John Kuraoka, freelance advertising copywriter
(619) 465-6100
More career advice: what’s it like to be an advertising copywriter?

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Because I’m a working freelance advertising copywriter with a fairly well-ranked website, I often get email from people asking me if I like being a copywriter. They want to know if the reality of a career in copywriting is as rewarding as it seems. Some people want advice on launching their own business as a freelance advertising copywriter.

Elsewhere on this website are articles I’ve written about advertising, branding, copywriting, suggested reading, and even how to become an advertising copywriter and how to take your copywriting portfolio to the next level. So, this article is strictly about advertising copywriting as a career. I’ll also discuss freelancing as a career option. Keep in mind that this is one copywriter’s experience. And, if I seem to come down heavily in favor of a career in copywriting, it’s because, after three decades in the business, I still love my job.

First, yes, writing advertising is fun. If you are passionate about writing, then I believe advertising copywriting is the ultimate writing. Every word counts and the end result must produce measurable action. The key point to understand here, is that writing an ad is fun not because it’s easy, but because writing a good one is very hard.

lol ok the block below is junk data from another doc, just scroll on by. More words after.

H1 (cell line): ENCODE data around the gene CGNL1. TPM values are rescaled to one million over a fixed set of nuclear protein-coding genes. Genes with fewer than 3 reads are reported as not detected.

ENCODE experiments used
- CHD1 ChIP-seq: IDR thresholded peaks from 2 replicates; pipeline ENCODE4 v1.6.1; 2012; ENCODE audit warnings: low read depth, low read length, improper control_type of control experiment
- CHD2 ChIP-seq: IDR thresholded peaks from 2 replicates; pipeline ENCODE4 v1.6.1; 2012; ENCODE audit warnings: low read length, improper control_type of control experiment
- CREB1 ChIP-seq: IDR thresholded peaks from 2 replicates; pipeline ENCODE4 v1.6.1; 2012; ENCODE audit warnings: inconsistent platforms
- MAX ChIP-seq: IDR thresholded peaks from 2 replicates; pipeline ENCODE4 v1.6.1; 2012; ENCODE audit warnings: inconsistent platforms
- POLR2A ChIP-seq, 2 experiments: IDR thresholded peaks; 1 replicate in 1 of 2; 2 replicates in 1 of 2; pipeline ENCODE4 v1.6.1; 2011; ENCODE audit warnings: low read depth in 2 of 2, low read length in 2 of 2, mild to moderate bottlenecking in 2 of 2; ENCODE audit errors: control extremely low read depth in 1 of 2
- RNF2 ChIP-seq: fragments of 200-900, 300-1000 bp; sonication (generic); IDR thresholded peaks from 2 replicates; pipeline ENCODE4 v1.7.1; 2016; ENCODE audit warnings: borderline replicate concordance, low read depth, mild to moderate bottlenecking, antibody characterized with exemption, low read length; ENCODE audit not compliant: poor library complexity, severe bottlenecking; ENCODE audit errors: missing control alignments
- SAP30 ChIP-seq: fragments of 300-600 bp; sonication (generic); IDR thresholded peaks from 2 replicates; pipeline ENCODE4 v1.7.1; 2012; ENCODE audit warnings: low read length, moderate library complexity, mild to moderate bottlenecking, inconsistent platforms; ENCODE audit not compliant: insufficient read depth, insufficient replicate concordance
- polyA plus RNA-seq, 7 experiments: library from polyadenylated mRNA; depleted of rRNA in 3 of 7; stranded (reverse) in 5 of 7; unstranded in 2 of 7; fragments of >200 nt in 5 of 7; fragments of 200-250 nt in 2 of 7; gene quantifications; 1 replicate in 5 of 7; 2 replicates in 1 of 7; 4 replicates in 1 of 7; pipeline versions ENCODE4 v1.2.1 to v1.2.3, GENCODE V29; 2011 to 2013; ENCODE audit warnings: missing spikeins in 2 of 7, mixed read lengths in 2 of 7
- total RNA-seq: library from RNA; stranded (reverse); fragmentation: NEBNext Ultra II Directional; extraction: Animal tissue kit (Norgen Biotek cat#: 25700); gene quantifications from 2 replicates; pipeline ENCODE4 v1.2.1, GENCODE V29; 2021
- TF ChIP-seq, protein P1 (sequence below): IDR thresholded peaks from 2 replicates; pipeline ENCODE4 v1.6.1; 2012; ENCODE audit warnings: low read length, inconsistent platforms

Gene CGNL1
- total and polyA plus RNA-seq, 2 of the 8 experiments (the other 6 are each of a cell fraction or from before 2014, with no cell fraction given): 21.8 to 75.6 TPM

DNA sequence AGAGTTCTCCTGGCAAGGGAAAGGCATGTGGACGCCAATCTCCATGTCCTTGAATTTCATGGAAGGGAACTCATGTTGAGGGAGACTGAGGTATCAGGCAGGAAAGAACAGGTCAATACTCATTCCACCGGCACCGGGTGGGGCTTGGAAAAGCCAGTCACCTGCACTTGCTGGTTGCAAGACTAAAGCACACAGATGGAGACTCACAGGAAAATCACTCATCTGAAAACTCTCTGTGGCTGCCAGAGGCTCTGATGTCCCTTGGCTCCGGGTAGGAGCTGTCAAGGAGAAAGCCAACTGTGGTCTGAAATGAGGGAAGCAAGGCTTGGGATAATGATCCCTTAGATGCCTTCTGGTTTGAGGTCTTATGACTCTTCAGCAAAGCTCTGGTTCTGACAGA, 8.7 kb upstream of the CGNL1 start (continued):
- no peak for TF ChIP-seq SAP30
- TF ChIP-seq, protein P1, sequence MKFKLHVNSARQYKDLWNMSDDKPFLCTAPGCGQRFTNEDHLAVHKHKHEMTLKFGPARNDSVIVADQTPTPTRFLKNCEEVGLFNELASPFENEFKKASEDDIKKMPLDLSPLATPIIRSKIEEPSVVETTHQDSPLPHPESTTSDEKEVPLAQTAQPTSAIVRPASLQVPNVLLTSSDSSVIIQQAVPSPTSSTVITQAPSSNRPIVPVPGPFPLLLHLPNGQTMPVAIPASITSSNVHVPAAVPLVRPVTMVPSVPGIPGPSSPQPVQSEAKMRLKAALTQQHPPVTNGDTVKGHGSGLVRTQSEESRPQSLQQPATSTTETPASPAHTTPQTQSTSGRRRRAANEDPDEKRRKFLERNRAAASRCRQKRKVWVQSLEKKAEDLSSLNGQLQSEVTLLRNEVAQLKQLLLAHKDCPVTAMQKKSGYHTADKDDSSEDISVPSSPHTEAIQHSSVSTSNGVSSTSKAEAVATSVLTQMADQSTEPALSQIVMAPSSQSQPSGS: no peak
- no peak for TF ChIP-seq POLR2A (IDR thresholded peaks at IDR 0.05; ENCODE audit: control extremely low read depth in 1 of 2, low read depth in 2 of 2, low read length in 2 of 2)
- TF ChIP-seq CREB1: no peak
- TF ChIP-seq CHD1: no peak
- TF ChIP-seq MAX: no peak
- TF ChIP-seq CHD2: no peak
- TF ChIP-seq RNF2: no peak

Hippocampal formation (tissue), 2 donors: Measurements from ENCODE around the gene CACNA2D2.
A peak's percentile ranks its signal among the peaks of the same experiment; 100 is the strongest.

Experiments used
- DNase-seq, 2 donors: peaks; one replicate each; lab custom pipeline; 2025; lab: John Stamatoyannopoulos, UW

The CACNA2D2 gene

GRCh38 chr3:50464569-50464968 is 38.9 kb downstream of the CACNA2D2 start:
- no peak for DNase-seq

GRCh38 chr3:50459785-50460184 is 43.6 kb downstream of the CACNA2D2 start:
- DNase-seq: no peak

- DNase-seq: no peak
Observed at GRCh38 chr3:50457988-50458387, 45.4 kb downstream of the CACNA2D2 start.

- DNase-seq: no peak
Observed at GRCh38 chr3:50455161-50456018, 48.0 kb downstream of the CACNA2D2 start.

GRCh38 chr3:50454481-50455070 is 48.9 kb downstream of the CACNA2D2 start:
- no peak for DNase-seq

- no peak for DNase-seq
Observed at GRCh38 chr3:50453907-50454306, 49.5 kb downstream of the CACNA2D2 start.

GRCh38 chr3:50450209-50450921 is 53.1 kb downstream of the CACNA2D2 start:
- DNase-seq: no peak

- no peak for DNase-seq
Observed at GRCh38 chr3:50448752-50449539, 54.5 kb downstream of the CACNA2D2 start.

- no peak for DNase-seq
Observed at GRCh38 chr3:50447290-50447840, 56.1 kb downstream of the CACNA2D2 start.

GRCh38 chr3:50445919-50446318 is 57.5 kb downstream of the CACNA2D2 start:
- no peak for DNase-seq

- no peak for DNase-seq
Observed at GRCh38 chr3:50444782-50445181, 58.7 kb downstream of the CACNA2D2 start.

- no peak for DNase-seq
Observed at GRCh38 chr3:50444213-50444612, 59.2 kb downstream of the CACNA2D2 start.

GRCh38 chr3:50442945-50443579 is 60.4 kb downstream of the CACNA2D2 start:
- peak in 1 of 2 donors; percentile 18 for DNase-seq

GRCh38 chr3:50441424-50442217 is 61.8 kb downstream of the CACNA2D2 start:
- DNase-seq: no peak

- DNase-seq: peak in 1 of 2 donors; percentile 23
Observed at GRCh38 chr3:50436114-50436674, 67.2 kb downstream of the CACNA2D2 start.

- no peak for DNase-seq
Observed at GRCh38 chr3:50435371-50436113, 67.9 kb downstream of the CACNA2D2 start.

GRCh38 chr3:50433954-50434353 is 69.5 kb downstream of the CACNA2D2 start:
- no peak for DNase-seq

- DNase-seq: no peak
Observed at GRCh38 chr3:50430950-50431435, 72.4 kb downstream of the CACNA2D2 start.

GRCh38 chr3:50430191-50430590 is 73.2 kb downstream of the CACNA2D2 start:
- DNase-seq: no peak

Unfortunately, it is easy to get cynical about writing ads. Commercial intent is not merely present, it’s intrinsic to the art. The more cynical you get, the less able you are to connect emotionally with the craft and the people in the target audience. Making that person-to-person connection is the most-important part of being a good advertising copywriter. If you find your heart getting hard, it’s time to take a break.

Advertising copywriting is a career in which you can be creative, and work with creative people. Advertising agencies attract creative people because the industry appreciates and rewards creativity. But, the creativity is focused, and typically follows a written work plan or creative brief. Therein lies the challenge: copywriting is a career in which you must be creative, on demand.